Met Police’s facial-recognition software wrong for 98% of matches, report says

You might not have realised it, but facial-recognition technology is already in use at large-scale events, from concerts to sports matches. It was deployed at the Notting Hill Carnival, the Anthony Joshua boxing match, and has even been used in public appearances from Meghan Markle. But as it becomes adopted more widely by police forces, can we trust it? 

Met Police’s facial-recognition software wrong for 98% of matches, report says

According to data obtained by The Independent, the answer is no. The report suggests that the facial-recognition tech used by the Metropolitan Police is wildly inaccurate, flagging up false positives in 98% of the cases. Out of the 104 matches that the software has so far produced, just two of them have been accurate. 

Similarly, the facial-recognition software being trialled by the South Wales Police is also highly error-prone. Out of the 15 deployments made by the police force since June 2017, there have been 2,400 false positives. Only 234 (10%) of the software’s matches have been accurate.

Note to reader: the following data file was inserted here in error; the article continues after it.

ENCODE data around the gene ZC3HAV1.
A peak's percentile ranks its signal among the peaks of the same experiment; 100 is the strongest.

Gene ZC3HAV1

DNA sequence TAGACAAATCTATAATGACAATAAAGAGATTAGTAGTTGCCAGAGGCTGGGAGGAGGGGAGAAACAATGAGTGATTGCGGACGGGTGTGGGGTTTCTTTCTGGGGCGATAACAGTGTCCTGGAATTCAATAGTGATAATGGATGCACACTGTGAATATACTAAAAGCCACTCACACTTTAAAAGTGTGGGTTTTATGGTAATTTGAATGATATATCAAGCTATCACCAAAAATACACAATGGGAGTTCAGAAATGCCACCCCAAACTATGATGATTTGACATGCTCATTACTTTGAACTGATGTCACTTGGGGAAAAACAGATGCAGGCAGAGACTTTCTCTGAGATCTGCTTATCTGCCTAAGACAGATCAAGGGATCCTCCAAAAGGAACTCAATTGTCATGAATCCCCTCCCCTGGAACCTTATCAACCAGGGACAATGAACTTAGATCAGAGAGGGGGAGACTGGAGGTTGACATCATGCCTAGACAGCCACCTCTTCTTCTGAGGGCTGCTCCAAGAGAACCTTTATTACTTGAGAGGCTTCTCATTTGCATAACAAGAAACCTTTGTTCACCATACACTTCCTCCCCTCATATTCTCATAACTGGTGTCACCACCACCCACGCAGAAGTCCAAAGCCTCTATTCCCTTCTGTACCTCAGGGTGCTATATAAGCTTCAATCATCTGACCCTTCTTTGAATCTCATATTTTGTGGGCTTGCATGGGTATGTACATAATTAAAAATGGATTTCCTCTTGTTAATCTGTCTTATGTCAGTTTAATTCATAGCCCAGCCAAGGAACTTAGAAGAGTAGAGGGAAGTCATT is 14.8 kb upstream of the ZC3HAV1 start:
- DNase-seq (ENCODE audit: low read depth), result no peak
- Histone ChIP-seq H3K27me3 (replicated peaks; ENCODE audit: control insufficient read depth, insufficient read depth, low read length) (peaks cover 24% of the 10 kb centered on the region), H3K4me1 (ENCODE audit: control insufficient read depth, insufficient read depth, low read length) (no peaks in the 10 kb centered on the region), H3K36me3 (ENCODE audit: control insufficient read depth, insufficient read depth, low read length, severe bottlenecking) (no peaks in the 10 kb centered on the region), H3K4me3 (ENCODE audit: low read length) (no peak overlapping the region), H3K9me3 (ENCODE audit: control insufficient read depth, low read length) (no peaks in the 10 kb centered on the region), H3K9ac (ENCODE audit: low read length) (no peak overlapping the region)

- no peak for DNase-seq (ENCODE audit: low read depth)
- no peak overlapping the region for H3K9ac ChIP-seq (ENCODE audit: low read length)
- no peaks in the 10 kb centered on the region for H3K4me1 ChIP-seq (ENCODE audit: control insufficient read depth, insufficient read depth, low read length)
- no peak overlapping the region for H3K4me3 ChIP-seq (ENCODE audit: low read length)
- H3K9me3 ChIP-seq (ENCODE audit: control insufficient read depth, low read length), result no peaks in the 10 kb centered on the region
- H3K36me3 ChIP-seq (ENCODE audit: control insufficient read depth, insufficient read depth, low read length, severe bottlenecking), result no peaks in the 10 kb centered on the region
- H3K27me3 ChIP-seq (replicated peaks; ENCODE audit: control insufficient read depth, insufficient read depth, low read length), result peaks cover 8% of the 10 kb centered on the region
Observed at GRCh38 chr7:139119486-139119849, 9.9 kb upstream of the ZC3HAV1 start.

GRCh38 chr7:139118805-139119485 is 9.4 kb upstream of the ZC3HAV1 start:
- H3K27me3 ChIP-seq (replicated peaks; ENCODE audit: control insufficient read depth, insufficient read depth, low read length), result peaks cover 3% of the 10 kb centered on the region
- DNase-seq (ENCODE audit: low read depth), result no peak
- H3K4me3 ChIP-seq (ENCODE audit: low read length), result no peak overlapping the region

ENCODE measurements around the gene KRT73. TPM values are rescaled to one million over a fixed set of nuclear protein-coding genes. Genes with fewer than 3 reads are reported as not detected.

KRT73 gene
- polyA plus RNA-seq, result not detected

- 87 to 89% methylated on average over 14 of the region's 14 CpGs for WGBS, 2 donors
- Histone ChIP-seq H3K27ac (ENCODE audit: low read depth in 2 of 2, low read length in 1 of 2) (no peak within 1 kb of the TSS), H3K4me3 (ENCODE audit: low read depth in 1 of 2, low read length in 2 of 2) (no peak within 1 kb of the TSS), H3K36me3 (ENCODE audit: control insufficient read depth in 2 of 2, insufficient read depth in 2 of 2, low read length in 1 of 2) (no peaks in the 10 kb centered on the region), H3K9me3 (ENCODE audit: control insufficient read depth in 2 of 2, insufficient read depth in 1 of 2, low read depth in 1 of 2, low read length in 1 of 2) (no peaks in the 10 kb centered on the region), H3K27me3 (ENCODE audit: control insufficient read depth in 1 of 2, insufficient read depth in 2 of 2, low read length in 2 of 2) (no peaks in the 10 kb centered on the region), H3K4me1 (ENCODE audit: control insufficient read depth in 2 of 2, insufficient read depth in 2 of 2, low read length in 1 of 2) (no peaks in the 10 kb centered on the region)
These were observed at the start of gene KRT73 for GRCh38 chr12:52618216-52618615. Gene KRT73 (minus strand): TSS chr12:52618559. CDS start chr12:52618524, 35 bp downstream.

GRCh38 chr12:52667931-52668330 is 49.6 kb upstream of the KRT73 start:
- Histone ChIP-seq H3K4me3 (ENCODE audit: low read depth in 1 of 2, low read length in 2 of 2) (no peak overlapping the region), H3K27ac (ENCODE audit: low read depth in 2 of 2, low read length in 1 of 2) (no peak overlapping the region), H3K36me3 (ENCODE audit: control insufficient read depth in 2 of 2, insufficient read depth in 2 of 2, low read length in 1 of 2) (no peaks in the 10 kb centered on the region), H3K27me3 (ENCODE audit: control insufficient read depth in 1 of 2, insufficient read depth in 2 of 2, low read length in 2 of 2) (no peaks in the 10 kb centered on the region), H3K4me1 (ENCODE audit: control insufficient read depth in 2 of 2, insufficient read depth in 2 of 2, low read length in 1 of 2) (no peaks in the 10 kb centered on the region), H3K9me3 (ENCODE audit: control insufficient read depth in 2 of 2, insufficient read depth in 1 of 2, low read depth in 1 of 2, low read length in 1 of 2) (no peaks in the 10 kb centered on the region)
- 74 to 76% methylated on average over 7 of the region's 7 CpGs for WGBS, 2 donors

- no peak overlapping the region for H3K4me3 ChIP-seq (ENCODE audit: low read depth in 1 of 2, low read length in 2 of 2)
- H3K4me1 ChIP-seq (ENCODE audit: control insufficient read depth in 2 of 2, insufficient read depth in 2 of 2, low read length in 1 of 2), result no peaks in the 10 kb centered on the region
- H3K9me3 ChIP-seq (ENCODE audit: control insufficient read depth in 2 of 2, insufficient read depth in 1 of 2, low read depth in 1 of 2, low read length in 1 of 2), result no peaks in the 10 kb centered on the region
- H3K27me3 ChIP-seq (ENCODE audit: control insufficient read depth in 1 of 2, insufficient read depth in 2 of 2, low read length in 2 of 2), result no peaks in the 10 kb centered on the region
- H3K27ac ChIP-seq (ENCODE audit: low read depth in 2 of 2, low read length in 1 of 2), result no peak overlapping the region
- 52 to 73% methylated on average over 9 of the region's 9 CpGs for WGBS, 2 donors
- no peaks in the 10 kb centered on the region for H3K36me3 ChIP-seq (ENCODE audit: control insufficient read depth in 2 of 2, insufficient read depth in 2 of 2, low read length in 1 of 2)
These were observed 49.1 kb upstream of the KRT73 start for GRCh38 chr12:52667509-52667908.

The technology works by analysing a photo of a person’s face and pinpointing certain biometric identifiers, such as the distance between the eyes or the length of the person’s nose. These results are then checked for positive matches in the police forces’ databases. 

“In terms of governance, technical development and deployment is running ahead of legislation and these new biometrics urgently need a legislative framework, as already exists for DNA and fingerprints,” the UK’s independent biometrics commissioner, Paul Wiles, told The Independent.

According to the report, one person was detained erroneously at the Notting Hill Carnival after the software found a match. The Met Police told The Independent that they were not arrested, however, and were released after the police realised they had already been spoken to for a public order offence.

With results such as these, it’ll be difficult to gain public acceptance of a technology that is, currently, highly unreliable. Silkie Carlo, director of the Big Brother Watch pressure group, believes that the technology isn’t fit for purpose, and “police must immediately stop using real-time facial recognition if they are to stop misidentifying thousands of innocent citizens as criminals.”

Notably, such software is being trialled in numerous other countries, with China’s police force most recently going ahead with its face-recognising sunglasses after a successful trial

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